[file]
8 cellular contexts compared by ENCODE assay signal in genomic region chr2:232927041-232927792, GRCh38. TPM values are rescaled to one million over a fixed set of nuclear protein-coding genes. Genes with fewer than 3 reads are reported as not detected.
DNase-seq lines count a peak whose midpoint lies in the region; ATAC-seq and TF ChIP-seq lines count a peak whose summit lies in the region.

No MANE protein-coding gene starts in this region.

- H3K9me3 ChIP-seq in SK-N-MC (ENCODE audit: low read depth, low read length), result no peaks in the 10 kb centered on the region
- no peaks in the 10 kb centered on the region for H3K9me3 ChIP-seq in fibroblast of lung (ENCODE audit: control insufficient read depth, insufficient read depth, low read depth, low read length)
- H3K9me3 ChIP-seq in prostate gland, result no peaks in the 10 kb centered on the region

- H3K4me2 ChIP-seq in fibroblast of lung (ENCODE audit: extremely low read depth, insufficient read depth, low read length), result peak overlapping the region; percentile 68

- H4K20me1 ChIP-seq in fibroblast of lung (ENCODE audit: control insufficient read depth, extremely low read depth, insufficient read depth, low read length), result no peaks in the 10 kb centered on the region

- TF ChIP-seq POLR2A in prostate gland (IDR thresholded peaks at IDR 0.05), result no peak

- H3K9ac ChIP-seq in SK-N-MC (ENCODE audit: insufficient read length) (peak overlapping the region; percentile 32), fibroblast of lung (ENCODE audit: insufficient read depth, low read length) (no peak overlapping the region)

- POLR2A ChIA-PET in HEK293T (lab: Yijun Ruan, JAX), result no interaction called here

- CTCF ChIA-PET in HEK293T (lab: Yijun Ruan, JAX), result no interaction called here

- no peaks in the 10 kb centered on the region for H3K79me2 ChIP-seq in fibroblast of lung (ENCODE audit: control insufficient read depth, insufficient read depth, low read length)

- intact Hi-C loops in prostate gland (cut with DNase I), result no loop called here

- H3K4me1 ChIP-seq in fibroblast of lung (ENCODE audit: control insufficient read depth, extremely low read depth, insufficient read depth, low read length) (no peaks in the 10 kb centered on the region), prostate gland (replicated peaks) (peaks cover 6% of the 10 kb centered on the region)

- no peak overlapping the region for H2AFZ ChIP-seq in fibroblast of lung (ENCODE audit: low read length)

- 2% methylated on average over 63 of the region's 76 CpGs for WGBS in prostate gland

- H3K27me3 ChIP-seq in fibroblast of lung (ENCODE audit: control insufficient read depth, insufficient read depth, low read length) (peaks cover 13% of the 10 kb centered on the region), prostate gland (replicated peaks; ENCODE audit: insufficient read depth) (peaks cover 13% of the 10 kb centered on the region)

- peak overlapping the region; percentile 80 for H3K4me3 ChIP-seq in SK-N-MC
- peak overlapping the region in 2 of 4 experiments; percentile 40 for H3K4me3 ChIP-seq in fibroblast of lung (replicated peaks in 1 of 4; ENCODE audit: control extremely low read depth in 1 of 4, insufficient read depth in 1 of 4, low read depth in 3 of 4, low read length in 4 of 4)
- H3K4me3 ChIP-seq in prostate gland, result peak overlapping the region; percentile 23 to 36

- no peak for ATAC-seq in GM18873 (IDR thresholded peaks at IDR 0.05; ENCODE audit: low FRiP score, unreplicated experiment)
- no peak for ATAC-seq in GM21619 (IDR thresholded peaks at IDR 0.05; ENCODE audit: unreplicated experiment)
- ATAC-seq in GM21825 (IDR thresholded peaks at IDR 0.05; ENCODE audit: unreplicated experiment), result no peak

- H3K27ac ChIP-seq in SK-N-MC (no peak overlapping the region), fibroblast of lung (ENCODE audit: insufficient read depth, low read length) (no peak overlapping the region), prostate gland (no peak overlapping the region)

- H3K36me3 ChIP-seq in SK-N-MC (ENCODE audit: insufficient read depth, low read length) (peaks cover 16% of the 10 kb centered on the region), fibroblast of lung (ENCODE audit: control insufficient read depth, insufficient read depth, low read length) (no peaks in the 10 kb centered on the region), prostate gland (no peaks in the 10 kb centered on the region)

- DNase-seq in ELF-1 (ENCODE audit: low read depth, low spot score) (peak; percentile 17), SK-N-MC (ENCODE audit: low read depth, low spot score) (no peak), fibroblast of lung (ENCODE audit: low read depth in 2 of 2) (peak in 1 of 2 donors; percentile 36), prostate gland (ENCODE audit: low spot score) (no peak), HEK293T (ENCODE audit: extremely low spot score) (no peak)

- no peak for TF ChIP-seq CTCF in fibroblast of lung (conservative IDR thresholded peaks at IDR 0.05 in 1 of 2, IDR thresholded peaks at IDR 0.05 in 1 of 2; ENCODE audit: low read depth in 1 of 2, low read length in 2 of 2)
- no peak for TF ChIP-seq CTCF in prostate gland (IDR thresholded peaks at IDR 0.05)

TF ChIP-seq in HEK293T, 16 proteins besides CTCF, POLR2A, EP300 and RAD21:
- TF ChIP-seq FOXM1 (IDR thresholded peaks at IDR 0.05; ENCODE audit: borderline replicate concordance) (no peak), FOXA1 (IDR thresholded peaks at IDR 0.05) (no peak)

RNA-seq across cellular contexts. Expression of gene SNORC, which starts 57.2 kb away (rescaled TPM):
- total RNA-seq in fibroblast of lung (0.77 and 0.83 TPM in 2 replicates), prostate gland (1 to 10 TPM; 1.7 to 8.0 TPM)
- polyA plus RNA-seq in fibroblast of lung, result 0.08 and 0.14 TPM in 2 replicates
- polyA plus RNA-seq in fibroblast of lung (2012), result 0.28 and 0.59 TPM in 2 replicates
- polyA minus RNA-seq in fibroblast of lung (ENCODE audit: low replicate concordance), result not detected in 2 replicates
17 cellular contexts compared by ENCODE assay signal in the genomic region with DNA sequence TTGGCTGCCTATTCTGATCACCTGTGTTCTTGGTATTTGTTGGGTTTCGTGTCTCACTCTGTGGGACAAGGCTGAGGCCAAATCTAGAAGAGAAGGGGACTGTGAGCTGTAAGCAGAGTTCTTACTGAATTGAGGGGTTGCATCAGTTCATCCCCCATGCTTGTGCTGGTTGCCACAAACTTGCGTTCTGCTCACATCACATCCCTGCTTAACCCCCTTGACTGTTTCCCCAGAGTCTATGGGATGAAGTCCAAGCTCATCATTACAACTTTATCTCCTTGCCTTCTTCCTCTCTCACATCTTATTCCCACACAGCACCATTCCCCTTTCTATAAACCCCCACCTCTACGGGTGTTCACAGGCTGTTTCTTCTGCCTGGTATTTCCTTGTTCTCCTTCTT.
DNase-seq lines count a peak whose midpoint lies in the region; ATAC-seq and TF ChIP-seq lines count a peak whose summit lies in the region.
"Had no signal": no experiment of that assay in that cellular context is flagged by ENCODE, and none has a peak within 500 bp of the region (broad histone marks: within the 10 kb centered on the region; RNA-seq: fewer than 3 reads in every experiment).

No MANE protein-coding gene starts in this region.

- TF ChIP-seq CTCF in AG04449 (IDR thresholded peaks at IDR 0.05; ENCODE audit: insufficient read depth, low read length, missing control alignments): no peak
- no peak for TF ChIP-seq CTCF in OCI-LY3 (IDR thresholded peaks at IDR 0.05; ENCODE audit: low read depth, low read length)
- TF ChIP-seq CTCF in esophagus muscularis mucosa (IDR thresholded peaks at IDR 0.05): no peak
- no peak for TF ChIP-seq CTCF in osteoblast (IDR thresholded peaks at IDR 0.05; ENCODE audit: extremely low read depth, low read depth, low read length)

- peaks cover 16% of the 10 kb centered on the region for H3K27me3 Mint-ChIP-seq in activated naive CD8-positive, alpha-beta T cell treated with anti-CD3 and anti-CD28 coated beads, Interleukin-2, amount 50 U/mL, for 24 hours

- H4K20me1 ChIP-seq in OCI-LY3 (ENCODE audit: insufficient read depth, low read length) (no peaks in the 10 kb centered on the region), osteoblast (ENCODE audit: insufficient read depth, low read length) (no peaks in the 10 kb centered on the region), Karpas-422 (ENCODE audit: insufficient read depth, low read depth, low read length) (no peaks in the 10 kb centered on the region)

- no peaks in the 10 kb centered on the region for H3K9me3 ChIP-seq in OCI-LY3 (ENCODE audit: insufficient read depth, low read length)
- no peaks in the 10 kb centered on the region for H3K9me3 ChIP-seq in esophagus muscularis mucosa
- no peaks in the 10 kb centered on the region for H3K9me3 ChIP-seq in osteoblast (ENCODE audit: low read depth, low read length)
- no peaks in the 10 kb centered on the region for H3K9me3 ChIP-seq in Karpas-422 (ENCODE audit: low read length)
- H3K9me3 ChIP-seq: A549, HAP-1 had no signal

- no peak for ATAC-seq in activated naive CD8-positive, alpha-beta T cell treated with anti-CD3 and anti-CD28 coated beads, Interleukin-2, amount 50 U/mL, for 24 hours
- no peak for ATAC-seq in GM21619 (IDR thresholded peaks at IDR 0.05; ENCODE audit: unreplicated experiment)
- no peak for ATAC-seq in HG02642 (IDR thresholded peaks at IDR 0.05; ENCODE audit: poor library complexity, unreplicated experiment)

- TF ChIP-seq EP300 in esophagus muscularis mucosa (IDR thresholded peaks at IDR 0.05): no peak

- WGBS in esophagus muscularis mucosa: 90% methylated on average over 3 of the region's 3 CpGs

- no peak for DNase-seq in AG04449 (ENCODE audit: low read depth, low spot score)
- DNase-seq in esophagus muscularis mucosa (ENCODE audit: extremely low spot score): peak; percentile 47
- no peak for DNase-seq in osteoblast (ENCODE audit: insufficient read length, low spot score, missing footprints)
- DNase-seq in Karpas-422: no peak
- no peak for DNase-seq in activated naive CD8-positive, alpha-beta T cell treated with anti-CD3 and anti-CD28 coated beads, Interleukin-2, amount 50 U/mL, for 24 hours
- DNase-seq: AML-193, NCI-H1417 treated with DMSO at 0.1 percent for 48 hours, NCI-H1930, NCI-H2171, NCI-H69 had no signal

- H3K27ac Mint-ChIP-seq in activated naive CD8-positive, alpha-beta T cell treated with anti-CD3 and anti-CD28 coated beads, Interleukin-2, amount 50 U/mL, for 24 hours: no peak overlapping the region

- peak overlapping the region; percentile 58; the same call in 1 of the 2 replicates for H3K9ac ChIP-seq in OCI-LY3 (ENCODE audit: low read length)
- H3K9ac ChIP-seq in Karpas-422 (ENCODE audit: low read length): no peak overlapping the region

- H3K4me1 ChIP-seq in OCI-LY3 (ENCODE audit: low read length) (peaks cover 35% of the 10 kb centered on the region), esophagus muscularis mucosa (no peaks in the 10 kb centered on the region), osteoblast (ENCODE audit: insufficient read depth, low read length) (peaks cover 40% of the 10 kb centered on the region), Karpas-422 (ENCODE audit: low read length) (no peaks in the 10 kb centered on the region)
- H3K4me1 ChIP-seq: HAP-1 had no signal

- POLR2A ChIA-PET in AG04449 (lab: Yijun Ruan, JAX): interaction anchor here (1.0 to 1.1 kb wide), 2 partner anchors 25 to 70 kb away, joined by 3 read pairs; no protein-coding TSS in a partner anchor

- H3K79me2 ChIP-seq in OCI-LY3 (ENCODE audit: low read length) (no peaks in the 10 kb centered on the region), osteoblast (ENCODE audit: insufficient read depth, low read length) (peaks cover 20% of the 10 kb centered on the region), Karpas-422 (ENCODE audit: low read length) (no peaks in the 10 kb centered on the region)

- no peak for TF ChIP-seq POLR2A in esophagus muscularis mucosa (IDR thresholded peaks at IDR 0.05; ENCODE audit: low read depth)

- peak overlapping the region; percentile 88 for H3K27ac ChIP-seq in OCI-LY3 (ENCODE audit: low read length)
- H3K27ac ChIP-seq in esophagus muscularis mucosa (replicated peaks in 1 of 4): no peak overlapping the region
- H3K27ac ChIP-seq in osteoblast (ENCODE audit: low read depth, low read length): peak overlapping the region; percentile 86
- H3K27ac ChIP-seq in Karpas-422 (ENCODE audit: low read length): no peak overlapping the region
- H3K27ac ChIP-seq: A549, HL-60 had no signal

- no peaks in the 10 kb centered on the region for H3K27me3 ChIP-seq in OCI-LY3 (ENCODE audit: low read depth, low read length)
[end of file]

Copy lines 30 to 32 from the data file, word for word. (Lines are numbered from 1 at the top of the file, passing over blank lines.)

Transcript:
TF ChIP-seq in HEK293T, 16 proteins besides CTCF, POLR2A, EP300 and RAD21:
- TF ChIP-seq FOXM1 (IDR thresholded peaks at IDR 0.05; ENCODE audit: borderline replicate concordance) (no peak), FOXA1 (IDR thresholded peaks at IDR 0.05) (no peak)

RNA-seq across cellular contexts. Expression of gene SNORC, which starts 57.2 kb away (rescaled TPM):